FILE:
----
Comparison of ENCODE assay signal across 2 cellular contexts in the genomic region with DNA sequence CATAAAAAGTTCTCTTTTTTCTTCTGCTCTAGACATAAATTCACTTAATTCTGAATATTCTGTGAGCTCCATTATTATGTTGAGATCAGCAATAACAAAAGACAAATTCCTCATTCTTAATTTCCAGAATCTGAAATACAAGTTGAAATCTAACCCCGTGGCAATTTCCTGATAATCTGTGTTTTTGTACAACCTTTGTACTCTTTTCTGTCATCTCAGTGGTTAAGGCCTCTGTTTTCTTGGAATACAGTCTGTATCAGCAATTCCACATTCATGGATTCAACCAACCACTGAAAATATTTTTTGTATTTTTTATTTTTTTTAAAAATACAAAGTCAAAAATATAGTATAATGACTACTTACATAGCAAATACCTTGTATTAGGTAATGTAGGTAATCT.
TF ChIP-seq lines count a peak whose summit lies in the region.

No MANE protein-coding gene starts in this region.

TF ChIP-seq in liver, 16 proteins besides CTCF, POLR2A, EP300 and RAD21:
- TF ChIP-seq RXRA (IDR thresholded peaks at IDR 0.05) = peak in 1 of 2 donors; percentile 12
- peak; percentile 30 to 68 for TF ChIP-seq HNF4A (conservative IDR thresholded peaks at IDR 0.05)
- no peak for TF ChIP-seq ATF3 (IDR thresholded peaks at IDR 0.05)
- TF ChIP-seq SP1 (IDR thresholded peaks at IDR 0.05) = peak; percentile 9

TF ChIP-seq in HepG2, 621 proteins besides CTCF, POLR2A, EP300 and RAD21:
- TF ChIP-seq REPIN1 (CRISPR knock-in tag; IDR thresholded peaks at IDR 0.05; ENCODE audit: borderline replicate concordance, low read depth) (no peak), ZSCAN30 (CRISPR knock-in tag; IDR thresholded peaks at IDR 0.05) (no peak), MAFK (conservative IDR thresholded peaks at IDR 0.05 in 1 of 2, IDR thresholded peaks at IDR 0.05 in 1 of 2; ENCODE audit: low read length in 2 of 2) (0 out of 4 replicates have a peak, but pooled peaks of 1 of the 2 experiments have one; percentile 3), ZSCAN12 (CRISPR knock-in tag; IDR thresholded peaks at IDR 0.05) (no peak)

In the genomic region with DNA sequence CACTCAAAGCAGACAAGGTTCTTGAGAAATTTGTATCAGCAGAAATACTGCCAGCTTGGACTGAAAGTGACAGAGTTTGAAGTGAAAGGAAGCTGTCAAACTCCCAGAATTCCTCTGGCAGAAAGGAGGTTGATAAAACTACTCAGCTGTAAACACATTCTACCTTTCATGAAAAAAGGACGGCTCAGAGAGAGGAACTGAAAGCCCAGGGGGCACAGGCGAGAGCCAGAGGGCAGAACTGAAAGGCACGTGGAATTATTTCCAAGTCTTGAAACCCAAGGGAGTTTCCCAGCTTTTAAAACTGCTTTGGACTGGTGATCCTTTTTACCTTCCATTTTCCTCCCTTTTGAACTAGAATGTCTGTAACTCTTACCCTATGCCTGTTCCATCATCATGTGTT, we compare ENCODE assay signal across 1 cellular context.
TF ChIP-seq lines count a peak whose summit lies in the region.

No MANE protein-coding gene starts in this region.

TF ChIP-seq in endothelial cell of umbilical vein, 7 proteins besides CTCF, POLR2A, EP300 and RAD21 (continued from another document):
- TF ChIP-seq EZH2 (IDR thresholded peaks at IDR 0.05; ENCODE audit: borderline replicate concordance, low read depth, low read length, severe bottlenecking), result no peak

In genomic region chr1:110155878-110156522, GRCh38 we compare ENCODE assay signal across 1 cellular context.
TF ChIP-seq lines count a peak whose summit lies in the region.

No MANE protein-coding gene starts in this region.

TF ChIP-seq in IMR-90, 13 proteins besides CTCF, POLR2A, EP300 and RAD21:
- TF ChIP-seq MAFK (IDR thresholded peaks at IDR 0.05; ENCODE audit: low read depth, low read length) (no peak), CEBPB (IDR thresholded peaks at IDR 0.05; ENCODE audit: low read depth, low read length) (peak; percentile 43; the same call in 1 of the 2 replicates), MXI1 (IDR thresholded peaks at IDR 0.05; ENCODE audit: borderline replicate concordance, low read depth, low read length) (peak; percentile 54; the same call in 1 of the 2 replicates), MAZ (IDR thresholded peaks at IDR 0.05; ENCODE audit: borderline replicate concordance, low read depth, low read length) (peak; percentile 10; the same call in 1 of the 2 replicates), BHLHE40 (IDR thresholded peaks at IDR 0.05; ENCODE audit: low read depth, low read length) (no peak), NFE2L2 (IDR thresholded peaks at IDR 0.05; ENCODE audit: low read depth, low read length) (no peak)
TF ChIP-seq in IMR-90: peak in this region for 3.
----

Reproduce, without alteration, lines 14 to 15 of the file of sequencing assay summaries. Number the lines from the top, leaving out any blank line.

TF ChIP-seq in endothelial cell of umbilical vein, 7 proteins besides CTCF, POLR2A, EP300 and RAD21 (continued from another document):
- TF ChIP-seq EZH2 (IDR thresholded peaks at IDR 0.05; ENCODE audit: borderline replicate concordance, low read depth, low read length, severe bottlenecking), result no peak